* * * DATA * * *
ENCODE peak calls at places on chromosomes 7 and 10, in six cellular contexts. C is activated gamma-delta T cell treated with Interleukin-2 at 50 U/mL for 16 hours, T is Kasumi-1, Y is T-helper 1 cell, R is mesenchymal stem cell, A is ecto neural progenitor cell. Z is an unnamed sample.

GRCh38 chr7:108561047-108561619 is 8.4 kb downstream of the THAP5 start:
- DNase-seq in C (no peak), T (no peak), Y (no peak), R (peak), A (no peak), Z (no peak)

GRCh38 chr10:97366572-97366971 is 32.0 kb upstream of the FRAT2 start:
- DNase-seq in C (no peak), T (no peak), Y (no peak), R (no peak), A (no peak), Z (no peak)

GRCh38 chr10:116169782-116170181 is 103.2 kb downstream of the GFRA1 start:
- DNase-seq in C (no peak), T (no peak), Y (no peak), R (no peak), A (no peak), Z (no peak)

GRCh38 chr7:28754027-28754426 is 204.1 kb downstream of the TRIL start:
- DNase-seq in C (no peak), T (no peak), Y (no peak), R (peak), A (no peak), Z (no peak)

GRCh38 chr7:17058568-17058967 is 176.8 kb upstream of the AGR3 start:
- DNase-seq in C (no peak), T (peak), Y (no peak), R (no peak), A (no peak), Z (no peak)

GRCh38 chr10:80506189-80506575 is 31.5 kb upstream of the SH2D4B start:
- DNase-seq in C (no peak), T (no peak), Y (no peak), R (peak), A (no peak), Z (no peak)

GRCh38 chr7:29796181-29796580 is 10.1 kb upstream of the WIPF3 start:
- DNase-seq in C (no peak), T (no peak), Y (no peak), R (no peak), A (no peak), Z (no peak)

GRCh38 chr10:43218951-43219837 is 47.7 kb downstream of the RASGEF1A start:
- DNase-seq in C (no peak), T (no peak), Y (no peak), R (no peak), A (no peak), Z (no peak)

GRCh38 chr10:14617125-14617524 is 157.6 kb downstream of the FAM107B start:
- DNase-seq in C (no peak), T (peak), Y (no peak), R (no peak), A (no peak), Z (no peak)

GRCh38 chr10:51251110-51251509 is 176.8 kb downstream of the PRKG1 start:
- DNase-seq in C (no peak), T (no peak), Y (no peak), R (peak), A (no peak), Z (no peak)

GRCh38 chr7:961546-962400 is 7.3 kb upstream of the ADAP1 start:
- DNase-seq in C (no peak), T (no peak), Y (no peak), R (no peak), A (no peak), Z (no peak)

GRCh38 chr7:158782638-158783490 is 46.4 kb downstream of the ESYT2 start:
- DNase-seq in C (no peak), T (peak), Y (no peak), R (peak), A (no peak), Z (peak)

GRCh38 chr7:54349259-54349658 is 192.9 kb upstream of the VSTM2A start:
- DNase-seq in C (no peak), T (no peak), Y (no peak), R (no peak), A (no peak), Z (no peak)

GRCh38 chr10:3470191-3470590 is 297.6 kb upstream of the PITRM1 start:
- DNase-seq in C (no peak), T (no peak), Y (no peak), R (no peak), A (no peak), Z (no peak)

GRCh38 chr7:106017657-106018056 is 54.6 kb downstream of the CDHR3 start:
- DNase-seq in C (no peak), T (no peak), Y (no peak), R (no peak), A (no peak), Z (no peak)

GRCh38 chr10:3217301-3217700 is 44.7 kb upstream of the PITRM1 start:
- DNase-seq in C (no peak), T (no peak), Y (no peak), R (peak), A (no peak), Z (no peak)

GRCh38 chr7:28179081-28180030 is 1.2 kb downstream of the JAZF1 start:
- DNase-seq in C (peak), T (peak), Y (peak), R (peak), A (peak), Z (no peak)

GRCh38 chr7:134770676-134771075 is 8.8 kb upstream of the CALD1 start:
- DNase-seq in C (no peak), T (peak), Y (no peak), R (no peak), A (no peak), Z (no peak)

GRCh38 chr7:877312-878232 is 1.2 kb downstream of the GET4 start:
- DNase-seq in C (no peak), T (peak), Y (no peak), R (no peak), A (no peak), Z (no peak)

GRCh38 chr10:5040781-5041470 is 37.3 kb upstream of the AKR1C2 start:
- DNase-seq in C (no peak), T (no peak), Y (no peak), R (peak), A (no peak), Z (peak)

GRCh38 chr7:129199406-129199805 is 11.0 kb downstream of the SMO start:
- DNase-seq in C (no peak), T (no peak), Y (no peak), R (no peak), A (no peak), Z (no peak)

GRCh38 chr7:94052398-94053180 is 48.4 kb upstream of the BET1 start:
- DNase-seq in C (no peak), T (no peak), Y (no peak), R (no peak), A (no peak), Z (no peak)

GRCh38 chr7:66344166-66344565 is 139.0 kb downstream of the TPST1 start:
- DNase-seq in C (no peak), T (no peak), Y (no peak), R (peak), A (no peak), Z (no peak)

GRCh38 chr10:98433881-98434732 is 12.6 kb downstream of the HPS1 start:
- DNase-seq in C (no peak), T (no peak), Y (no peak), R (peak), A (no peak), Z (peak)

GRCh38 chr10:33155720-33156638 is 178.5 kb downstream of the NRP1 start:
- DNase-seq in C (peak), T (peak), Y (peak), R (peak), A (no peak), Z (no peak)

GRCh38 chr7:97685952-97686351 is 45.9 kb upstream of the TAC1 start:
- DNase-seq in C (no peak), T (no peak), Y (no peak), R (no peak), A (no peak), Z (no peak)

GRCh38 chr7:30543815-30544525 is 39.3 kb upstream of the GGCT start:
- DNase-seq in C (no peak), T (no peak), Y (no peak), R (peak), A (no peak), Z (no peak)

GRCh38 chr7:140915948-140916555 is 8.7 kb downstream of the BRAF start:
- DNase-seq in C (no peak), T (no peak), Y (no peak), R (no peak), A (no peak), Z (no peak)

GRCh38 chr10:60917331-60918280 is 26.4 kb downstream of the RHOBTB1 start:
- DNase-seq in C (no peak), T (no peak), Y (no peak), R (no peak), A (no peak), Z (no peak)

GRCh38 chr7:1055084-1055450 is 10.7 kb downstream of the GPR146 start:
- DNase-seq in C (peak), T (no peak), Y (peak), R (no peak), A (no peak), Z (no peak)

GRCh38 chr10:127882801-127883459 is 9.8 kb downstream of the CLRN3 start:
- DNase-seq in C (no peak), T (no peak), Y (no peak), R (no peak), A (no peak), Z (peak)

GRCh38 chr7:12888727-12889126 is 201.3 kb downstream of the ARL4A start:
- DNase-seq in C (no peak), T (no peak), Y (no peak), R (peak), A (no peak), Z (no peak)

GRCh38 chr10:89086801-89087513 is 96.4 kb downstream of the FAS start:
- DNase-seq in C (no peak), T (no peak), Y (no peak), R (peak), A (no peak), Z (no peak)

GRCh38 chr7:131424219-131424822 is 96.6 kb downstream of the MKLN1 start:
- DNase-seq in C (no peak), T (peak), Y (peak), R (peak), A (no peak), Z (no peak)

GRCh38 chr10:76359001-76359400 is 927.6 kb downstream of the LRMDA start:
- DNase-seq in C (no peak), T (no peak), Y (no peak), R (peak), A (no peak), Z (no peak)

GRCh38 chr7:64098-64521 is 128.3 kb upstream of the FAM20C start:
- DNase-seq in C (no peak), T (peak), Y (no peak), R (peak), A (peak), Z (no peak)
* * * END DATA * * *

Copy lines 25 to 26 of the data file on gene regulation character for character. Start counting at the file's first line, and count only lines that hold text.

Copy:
- DNase-seq in C (no peak), T (peak), Y (no peak), R (peak), A (no peak), Z (peak)

GRCh38 chr7:54349259-54349658 is 192.9 kb upstream of the VSTM2A start: